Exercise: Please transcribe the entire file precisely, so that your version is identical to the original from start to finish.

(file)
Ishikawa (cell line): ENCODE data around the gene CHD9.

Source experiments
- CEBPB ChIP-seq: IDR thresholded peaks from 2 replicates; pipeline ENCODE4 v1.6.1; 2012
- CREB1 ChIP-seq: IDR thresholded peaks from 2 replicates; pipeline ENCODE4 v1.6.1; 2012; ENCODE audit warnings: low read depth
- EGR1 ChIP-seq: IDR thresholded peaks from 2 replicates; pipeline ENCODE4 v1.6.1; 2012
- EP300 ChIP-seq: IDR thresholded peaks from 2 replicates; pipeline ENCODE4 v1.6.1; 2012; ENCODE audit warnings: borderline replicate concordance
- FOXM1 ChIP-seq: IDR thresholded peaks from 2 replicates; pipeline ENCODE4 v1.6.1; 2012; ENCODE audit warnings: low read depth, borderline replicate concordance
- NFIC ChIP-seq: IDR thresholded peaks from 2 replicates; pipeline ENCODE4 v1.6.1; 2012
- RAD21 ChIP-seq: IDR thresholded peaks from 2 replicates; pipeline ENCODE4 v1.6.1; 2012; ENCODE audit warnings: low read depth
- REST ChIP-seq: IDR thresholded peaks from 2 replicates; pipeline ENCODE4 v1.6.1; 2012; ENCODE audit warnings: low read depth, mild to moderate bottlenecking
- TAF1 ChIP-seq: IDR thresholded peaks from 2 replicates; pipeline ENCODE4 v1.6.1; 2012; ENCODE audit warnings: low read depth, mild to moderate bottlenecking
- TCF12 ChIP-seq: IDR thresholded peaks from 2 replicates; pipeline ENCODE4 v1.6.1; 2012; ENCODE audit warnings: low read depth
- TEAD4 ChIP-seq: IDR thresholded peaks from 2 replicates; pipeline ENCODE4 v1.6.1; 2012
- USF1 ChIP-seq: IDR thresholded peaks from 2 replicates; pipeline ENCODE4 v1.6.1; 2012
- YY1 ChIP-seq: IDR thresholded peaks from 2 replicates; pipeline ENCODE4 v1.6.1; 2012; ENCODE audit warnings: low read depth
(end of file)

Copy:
Ishikawa (cell line): ENCODE data around the gene CHD9.

Source experiments
- CEBPB ChIP-seq: IDR thresholded peaks from 2 replicates; pipeline ENCODE4 v1.6.1; 2012
- CREB1 ChIP-seq: IDR thresholded peaks from 2 replicates; pipeline ENCODE4 v1.6.1; 2012; ENCODE audit warnings: low read depth
- EGR1 ChIP-seq: IDR thresholded peaks from 2 replicates; pipeline ENCODE4 v1.6.1; 2012
- EP300 ChIP-seq: IDR thresholded peaks from 2 replicates; pipeline ENCODE4 v1.6.1; 2012; ENCODE audit warnings: borderline replicate concordance
- FOXM1 ChIP-seq: IDR thresholded peaks from 2 replicates; pipeline ENCODE4 v1.6.1; 2012; ENCODE audit warnings: low read depth, borderline replicate concordance
- NFIC ChIP-seq: IDR thresholded peaks from 2 replicates; pipeline ENCODE4 v1.6.1; 2012
- RAD21 ChIP-seq: IDR thresholded peaks from 2 replicates; pipeline ENCODE4 v1.6.1; 2012; ENCODE audit warnings: low read depth
- REST ChIP-seq: IDR thresholded peaks from 2 replicates; pipeline ENCODE4 v1.6.1; 2012; ENCODE audit warnings: low read depth, mild to moderate bottlenecking
- TAF1 ChIP-seq: IDR thresholded peaks from 2 replicates; pipeline ENCODE4 v1.6.1; 2012; ENCODE audit warnings: low read depth, mild to moderate bottlenecking
- TCF12 ChIP-seq: IDR thresholded peaks from 2 replicates; pipeline ENCODE4 v1.6.1; 2012; ENCODE audit warnings: low read depth
- TEAD4 ChIP-seq: IDR thresholded peaks from 2 replicates; pipeline ENCODE4 v1.6.1; 2012
- USF1 ChIP-seq: IDR thresholded peaks from 2 replicates; pipeline ENCODE4 v1.6.1; 2012
- YY1 ChIP-seq: IDR thresholded peaks from 2 replicates; pipeline ENCODE4 v1.6.1; 2012; ENCODE audit warnings: low read depth